Tennessee American releases more info on how the water break happened

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CHATTANOOGA (WDEF) – Tennessee American water says it still has not identified the actual cause of that big water main break a week ago that shut down a big part of Chattanooga.

In a news release, the company explained that its employees were working on a planned project to install a valve on a 36-inch transmission main.

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While the valve work was being performed, workers noticed a large amount of water beginning to surface from a meter vault that was located near the planned project.

TennAm says it has not identified the cause but is doing an evaluation.

The news release added, “No utility is able to guarantee uninterrupted service. When events such as these occur, we do not provide for billing adjustments or claims for customer reimbursement of expenses.”

Here is a FAQ they prepared on the spill:

WHAT HAPPENED?
On the evening of September 12,
Tennessee American Water and its
contractors were working on a planned
project to install a valve on a 36-inch
transmission main, which is a large pipe
for moving water. This project is designed
to enhance the ability of Tennessee
American Water to maintain water service
in the event of a main break or other
interruption. While the valve work was
being performed, workers noticed a large
amount of water beginning to surface from
a meter vault that was located near but
was not part of the planned project. We
have not identified the cause of the main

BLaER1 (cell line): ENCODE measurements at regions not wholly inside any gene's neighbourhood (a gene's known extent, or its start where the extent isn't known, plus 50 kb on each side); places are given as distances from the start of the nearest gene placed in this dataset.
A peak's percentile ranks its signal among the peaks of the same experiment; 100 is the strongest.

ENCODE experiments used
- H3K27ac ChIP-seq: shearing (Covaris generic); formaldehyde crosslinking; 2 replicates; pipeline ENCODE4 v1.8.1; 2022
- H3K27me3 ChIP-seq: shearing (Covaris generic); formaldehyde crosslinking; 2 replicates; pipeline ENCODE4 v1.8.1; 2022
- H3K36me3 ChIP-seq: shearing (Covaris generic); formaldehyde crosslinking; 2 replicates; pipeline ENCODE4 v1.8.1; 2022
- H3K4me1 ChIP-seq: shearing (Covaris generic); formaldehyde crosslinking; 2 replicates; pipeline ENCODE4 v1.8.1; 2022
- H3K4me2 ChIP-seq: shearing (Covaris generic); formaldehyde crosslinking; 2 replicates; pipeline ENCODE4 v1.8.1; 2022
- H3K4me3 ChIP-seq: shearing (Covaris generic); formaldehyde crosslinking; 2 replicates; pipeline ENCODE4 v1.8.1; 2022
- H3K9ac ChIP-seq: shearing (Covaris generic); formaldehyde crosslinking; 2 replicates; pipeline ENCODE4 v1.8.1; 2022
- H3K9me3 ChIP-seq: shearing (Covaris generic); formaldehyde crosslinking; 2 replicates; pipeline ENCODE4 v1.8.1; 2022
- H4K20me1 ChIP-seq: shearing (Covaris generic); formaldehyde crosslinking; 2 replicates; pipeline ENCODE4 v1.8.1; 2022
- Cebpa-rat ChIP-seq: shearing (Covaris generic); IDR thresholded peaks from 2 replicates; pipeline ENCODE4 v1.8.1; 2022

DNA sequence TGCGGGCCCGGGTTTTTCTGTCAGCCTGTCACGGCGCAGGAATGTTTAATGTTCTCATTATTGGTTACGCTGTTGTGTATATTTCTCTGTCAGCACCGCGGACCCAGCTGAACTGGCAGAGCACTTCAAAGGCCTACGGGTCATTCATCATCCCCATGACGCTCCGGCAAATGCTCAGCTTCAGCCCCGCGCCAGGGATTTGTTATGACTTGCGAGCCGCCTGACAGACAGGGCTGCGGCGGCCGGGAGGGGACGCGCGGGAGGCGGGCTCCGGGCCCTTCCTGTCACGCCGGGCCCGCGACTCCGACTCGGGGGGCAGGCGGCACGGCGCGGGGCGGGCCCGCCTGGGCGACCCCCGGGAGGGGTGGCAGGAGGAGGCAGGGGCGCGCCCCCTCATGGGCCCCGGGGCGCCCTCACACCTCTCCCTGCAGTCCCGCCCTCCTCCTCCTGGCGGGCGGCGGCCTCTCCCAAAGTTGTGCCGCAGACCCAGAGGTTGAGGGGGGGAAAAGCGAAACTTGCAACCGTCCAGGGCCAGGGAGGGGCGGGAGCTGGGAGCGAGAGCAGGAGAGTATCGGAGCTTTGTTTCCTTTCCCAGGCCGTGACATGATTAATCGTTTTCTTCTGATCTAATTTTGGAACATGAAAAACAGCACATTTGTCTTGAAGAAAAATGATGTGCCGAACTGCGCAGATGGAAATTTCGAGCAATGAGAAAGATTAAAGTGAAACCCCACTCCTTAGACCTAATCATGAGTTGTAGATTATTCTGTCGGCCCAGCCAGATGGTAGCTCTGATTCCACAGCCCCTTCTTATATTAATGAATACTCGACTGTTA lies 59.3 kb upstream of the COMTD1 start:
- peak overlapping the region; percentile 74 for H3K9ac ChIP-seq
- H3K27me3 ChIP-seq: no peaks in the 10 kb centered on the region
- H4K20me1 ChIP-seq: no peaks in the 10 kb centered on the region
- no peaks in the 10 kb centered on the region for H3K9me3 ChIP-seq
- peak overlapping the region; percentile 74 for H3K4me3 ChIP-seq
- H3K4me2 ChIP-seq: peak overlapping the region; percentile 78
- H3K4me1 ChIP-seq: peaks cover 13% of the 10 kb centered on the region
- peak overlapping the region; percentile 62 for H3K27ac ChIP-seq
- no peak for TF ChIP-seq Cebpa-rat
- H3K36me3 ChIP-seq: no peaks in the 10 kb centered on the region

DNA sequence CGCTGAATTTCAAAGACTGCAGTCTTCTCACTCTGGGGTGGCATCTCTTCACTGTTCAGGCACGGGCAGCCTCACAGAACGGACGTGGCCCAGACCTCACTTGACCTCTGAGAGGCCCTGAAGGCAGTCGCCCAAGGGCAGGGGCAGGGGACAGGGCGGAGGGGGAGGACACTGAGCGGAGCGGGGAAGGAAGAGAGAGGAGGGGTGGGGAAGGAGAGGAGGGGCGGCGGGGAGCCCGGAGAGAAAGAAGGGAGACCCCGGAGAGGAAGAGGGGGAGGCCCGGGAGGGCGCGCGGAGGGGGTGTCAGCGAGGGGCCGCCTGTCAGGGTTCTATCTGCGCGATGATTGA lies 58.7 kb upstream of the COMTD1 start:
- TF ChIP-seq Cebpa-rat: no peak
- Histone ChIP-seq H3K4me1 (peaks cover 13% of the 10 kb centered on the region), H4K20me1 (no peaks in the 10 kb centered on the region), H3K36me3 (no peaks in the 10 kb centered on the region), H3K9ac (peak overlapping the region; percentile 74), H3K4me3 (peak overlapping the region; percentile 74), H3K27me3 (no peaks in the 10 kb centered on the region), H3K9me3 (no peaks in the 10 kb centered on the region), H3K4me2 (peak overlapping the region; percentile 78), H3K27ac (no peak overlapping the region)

break and concluding this evaluation is a
priority.
The main break repair was completed by early Saturday
morning, September 14, with the installation of a new
permanent ductile iron pipe and 36-inch valve. After the
repair, Tennessee American Water restored water pressure
by turning valves back on, filling tanks and flushing
hydrants to help reduce air in the distribution system and
water discoloration. This process is methodical and takes
time in order to avoid other main breaks or water quality
issues.
By Saturday morning, September 14, impacted customers
in lower elevations started seeing their water pressure
improve or, if they were without water, their service
restored. By Saturday afternoon, the majority of the
impacted customers had their water service restored, and
24 hours later their precautionary boil water notice was
lifted. By Sunday afternoon the highest elevation areas of
the water system had their service restored, which meant
all Tennessee American Water customers had water at
their homes and businesses, with only a limited number of
customers subject to the precautionary boil water notice.

EXACTLY, WHAT KIND OF WORK WAS
UNDERWAY WHEN IT HAPPENED?
On Thursday evening, September 12, Tennessee American
Water and its contractors were working on a planned
project to install a valve on a 36-inch water transmission
main. This new valve is an important part of a larger
system improvement project focused on resiliency.

WHAT WE KNOW?
What we know is that we were performing a planned capital
project, and, during the course of the work, workers noticed
a large amount of water beginning to surface at a location
near but not part of the project. We worked around the
clock to reduce the flow of water to allow the repair of the
main break and to restore the system.

Lee Davis, one of the attorneys who filed a class action lawsuit against Tennessee American Water, gave the following statement in response to the news release:

“After a week of mostly silence, Tennessee American refuses to provide the public with the facts and circumstances on what caused the largest water shutdown in city history. Instead, claiming ‘transparency,’ Tennessee American concludes ‘valve work was being performed.’ This is unacceptable, and our city and county residents deserve better.  Today the water company tells area residents and companies that no bill adjustments will be made, nor will incurred expenses be reimbursed. This response exposes exactly why we filed the class action lawsuit. We demand accountability as to what happened, why it happened, and how we can be sure it won’t happen again.”

 

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